• Financial issues frequently entails questions about retirement and financial planning, housing financing, income and estate tax planning and gift tax issues.
  • Long term care can include planning for asset protection, insurance for in-home care or assistance with activities of daily living, Medicare planning, insurance, veterans’ benefits and other issues.
  • Residents’ rights issues may include claims or complaints you bring while a patient in a nursing home or long term care facility.
  • Workplace discrimination issues stem, from the fact that older Americans sometimes face age and disability discrimination in the workplace.
  • Guardianship issues might include guardianship avoidance, planning wills and trusts, planning for the future of a special needs child, probate court and other issues surrounding minor or adult children.
  • Landlord-tenant law may mean handling disputes with landlords, contesting an eviction, dealing with foreclosure issues, rent increases and more.
  • Abuse, neglect, and fraud. These elder law attorneys specialize in cases where an older client is being victimized.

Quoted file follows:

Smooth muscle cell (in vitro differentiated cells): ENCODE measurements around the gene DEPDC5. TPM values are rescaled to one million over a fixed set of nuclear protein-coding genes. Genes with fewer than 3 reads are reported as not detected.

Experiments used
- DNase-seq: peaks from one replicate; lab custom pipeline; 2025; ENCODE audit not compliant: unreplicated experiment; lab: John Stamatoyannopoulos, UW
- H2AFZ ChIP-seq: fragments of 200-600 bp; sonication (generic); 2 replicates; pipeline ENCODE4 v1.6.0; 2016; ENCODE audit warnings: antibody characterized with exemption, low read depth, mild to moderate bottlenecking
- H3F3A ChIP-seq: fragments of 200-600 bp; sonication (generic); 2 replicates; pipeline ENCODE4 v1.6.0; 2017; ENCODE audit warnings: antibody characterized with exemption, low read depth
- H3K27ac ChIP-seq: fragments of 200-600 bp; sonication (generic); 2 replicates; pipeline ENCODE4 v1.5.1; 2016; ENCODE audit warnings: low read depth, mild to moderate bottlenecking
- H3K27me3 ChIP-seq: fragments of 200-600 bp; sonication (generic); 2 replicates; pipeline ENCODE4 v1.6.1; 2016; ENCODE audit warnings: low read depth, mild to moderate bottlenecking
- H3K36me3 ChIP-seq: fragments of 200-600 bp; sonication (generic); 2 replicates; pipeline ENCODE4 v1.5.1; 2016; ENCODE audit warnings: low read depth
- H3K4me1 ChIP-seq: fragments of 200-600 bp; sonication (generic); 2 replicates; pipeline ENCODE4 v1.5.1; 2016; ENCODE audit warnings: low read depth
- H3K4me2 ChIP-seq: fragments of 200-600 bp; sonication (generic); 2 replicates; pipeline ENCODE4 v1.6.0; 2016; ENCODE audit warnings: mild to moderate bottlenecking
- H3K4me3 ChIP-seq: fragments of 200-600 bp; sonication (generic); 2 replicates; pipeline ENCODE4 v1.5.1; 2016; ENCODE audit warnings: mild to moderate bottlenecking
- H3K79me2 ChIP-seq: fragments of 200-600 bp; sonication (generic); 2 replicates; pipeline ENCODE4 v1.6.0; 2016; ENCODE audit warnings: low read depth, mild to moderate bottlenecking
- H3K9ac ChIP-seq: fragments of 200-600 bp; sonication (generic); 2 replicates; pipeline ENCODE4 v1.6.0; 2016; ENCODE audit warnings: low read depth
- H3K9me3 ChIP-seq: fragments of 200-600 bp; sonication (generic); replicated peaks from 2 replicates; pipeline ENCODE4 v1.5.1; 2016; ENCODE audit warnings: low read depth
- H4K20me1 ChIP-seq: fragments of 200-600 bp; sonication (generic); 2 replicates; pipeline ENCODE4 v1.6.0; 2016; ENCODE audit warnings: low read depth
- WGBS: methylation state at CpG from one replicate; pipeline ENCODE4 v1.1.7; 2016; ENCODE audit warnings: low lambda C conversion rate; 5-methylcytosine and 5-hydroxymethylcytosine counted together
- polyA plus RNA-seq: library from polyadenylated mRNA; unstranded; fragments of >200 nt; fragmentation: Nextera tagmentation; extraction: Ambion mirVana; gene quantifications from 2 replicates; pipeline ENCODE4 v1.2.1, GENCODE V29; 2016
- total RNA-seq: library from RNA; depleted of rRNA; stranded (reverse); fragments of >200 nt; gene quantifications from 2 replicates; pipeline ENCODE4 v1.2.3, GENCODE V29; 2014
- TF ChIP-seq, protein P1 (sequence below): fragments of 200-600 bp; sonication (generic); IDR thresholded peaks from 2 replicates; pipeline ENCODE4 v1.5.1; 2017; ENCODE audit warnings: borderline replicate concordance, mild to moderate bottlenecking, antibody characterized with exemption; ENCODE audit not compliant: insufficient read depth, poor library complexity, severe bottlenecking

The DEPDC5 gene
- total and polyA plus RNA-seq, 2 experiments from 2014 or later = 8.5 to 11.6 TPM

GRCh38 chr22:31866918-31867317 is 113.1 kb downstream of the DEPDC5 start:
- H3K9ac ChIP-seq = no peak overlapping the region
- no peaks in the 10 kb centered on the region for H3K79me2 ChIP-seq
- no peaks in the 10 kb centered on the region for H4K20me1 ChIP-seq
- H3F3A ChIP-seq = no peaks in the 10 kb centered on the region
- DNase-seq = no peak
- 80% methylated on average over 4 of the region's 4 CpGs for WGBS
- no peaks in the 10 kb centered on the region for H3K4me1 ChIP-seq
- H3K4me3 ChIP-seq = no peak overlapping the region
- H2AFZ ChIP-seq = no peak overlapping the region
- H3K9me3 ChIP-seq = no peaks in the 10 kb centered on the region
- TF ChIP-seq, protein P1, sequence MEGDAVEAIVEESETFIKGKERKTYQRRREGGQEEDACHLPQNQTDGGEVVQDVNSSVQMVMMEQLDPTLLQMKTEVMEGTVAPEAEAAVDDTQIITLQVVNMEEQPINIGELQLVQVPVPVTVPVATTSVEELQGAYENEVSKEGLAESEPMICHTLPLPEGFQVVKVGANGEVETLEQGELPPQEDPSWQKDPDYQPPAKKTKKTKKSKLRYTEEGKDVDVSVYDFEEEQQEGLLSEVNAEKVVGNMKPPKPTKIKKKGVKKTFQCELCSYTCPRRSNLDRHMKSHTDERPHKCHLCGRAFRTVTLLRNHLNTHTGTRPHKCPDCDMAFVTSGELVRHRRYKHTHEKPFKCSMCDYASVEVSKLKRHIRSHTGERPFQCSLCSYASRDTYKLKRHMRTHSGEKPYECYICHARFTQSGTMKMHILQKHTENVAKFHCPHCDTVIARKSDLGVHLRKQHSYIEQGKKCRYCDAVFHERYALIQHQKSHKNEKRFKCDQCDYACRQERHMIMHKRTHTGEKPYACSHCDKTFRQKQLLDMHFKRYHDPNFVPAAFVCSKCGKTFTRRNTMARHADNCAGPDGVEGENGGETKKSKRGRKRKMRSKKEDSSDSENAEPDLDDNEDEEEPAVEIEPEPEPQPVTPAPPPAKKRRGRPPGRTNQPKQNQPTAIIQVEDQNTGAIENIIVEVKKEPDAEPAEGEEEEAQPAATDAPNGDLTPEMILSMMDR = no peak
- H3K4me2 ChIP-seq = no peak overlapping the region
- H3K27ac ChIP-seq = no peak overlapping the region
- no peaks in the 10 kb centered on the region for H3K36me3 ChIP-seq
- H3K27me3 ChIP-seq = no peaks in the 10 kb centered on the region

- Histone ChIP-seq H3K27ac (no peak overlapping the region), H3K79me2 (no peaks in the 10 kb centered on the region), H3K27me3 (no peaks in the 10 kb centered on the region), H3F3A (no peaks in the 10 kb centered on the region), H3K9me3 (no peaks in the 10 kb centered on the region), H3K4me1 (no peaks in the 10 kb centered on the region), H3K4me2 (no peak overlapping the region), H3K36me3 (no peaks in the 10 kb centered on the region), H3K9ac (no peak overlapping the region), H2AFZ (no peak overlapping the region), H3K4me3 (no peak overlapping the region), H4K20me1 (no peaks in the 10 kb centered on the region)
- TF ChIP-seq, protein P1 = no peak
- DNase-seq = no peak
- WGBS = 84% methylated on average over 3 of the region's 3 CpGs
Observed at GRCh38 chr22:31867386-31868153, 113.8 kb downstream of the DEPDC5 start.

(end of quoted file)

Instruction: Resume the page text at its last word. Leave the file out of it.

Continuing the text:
An elder law attorney can be a great partner for you as you plan out the legal and financial aspects of the next stage of your life-or the life of a loved one. Speak to one today.

Reference: Recently Heard (June 23, 2022) “What You Need to Know About Elder Law”

What Do I Need to Do Right after Spouse Dies?

If you are very close to the person who has passed away, you’ll likely have a lot to do immediately after their death.

Katie Couric Media’s recent article entitled “What to Do Immediately After the Death of a Loved One” says that it’s normal to feel like your brain short circuits each time you try to make a decision and you find it hard to concentrate. Making it through the days after a loss will be painful. However, here are some things to do immediately and shortly after someone dies to make the process of grief a bit easier.

Plan ahead. This can make a big difference. It will let you have the time and space to grieve after death. This involves both talking about priorities and, ideally, talking to an elder law or estate planning attorney.

Call 911 if they’re at home. To get a death certificate, first, you have to get an official declaration of death. If your loved one died at home without a medical professional present, a medical professional must declare them deceased. Call 911 soon after they have died and have them transported to a hospital, where they can be declared deceased and moved to a funeral home.

Get organized. Make a list of the things people are doing for you and your family, and keep a folder to keep all the documents you’ll be given.

Get the death certificate — and make copies. Without a declaration of death, you can’t get a death certificate. You also won’t be able to handle the deceased’s legal affairs. Obtain a dozen copies of the death certificate from the funeral home because you’ll need these copies for things, such as insurance claims and closing accounts.